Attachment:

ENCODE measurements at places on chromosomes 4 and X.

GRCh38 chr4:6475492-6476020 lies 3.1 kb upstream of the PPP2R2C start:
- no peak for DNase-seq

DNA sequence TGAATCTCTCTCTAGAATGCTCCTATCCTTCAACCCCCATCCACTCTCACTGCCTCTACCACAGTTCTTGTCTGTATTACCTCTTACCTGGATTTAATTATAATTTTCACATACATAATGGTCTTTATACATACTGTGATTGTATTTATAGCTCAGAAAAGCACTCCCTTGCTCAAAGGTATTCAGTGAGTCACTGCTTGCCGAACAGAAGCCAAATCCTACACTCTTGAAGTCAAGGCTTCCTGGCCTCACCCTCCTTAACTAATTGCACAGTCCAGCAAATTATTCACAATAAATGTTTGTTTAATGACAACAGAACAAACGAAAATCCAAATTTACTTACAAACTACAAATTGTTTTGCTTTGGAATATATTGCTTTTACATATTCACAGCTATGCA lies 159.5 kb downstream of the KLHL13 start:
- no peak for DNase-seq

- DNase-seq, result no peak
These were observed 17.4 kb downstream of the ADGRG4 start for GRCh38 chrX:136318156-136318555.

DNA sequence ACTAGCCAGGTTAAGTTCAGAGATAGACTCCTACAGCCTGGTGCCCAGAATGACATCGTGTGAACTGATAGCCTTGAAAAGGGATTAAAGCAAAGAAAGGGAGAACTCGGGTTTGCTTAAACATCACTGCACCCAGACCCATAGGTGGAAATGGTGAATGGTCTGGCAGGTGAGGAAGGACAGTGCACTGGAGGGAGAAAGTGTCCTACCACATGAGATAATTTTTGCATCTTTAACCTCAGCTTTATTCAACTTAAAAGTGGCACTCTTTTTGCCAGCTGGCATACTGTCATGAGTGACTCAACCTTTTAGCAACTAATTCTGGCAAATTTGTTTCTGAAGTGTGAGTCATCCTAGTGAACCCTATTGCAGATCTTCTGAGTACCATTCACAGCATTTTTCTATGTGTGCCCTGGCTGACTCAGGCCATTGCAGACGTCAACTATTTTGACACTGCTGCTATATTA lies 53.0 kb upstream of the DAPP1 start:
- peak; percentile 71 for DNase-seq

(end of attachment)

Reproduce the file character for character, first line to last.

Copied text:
ENCODE measurements at places on chromosomes 4 and X.

GRCh38 chr4:6475492-6476020 lies 3.1 kb upstream of the PPP2R2C start:
- no peak for DNase-seq

DNA sequence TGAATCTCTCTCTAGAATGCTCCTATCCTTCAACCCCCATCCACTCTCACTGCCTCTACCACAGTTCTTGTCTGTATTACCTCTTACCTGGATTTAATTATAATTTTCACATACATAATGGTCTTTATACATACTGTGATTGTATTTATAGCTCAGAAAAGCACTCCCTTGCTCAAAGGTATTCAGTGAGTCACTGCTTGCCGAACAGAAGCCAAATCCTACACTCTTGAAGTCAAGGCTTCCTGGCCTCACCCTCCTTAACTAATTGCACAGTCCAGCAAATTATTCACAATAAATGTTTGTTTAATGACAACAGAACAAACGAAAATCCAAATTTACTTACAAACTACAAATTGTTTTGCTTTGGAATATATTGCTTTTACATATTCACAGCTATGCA lies 159.5 kb downstream of the KLHL13 start:
- no peak for DNase-seq

- DNase-seq, result no peak
These were observed 17.4 kb downstream of the ADGRG4 start for GRCh38 chrX:136318156-136318555.

DNA sequence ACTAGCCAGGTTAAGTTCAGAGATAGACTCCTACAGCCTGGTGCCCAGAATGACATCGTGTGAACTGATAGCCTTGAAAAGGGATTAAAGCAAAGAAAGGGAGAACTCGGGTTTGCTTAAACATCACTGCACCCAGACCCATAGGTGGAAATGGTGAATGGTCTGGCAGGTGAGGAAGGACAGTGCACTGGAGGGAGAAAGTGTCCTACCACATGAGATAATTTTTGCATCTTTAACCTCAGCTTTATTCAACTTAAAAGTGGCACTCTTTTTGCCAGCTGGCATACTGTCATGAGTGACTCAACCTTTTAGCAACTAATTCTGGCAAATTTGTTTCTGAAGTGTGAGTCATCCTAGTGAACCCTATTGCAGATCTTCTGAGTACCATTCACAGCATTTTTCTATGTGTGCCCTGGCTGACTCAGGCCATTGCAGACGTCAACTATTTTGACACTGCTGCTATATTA lies 53.0 kb upstream of the DAPP1 start:
- peak; percentile 71 for DNase-seq